SP: Well, I think now more than ever, obviously with a lot of practices, if not every practice being mandated to shut down for a period of time, it’s a way we have to stay connected with our current patients and our prospective patients. From our standpoint, the message we want to put out is not that, hey, we’re closed down, but hey, we’re open, we just can’t see you in the office right now. So, if you need us, we’re here, we’re your hometown orthodontist. We’re a resource and even though offices aren’t able to see patients in-office, we’re here to help and to do whatever we can virtually to get us through this time. So, that’s basically why we’ve embraced the virtual exam. And I added that as an option in our practice.

BN: What hurdles would you say you’ve faced in recent weeks? Obviously, everyone’s been really challenged in the current environment, but what about you?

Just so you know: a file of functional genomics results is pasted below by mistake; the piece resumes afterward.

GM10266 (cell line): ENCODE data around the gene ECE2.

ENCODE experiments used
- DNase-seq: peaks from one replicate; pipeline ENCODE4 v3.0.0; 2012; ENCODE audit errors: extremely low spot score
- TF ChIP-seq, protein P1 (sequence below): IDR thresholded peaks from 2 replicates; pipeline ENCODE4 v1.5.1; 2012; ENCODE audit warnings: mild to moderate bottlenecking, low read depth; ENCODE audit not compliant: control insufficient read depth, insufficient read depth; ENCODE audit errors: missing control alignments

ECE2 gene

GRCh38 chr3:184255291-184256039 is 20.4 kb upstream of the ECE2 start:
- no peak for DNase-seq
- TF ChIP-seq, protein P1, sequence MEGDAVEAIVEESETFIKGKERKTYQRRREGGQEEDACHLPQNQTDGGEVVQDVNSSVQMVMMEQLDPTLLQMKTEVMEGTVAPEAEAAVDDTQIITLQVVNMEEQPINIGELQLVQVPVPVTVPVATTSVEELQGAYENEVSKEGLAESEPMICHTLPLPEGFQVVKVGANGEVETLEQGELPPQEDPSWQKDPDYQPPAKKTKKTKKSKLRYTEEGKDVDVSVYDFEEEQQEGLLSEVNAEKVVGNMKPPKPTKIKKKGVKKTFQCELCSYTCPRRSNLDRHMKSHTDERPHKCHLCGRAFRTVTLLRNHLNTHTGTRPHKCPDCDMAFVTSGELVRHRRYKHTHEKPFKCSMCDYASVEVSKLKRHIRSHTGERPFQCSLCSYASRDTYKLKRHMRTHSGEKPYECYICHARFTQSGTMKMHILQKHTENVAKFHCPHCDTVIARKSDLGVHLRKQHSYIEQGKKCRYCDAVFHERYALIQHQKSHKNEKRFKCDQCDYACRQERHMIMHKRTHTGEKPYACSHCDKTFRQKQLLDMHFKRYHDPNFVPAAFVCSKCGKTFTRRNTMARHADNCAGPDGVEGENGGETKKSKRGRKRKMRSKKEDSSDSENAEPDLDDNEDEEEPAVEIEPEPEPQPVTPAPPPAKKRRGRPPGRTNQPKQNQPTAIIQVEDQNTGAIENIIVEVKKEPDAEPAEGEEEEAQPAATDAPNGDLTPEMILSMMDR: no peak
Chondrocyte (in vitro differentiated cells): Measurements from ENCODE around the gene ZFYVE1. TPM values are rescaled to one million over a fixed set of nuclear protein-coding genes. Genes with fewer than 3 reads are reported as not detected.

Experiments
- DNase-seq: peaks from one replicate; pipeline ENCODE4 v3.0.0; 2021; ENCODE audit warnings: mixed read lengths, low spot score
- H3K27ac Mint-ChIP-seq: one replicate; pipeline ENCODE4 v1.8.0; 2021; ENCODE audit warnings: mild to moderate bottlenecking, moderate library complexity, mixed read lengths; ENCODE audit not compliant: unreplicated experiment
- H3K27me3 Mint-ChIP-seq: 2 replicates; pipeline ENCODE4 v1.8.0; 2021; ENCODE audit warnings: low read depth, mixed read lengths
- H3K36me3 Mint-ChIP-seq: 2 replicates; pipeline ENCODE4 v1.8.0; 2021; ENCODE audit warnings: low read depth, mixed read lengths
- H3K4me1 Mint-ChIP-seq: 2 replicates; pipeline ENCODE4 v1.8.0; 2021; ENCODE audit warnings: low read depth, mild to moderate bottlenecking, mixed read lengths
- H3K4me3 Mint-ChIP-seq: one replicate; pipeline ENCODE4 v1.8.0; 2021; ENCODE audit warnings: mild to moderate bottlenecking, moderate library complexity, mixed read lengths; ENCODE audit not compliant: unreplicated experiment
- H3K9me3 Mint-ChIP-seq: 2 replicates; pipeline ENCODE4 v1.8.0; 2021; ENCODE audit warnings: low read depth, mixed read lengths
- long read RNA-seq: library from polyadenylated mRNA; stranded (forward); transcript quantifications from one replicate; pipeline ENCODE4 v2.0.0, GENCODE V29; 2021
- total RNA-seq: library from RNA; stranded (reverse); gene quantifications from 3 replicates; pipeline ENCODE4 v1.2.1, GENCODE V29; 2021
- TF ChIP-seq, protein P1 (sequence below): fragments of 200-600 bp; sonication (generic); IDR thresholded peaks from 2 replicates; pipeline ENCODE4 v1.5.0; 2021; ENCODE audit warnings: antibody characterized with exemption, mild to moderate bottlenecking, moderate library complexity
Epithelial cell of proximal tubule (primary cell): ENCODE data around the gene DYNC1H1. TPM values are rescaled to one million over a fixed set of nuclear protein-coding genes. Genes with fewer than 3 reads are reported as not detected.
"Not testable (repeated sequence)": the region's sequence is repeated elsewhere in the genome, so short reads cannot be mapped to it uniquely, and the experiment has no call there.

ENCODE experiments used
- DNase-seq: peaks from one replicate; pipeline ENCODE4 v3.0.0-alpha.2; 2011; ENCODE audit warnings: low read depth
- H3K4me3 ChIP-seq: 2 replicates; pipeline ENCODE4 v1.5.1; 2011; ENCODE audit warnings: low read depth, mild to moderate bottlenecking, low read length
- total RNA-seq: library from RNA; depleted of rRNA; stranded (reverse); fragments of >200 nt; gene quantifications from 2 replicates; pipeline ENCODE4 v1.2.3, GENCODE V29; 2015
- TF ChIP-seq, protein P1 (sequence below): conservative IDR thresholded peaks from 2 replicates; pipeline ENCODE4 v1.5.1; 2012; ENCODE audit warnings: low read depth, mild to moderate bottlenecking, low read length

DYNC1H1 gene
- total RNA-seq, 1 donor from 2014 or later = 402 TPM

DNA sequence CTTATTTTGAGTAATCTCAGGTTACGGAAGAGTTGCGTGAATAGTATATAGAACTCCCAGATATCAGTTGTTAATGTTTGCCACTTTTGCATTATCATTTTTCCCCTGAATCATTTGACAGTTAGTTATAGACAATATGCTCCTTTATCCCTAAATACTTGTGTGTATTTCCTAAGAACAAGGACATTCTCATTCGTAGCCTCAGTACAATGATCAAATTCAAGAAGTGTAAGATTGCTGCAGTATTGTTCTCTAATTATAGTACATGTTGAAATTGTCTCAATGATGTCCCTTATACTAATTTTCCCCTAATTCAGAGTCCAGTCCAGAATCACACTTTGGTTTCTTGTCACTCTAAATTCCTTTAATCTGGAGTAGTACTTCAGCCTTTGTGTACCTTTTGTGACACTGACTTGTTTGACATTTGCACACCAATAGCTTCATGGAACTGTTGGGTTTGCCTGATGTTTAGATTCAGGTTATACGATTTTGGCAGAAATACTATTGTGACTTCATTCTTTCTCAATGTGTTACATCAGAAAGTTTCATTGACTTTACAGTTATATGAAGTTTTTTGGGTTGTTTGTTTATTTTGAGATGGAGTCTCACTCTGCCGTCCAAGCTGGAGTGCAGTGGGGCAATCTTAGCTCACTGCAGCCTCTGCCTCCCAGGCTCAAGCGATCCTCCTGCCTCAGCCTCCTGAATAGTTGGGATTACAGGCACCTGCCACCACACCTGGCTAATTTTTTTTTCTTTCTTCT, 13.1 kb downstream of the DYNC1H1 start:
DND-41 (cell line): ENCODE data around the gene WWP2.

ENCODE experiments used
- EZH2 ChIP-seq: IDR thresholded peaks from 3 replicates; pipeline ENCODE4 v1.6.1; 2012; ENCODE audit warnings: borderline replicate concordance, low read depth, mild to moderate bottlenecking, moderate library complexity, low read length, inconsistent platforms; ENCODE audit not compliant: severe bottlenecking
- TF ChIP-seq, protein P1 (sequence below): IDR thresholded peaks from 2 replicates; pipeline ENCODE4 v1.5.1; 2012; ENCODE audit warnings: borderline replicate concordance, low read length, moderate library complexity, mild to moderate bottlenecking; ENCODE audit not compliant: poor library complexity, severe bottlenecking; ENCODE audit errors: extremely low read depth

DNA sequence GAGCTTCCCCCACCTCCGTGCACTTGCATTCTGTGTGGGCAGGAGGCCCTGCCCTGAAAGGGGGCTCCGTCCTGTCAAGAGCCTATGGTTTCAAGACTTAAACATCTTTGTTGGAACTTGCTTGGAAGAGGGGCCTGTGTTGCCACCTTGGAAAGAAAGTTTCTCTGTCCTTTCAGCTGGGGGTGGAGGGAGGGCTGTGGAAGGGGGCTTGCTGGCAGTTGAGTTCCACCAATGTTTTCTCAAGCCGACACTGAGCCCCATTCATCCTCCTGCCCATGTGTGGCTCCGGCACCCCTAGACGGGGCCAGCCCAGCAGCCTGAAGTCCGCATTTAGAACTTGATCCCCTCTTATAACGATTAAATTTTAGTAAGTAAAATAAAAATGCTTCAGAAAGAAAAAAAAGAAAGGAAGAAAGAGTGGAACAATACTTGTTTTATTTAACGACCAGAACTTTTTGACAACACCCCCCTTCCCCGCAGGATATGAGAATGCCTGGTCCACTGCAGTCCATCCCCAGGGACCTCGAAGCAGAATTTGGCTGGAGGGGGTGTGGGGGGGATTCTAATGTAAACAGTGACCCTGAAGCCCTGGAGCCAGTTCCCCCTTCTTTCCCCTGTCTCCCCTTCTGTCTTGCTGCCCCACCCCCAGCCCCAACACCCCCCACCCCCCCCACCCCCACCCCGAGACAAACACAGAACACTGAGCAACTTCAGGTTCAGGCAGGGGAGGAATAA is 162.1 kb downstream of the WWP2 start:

SP: For us, obviously the closure of the office is a big hurdle. We’re trying to keep a business going and make it seem as normal as possible. Our family life is a little bit different now than it looked a few weeks ago with the kids not being in school. We have a seven year old and a five year old. And so, office time and school time and family time, everything’s blending somewhat together. We’re trying to make the best of the situation like everybody else is. And so, that’s been a hurdle.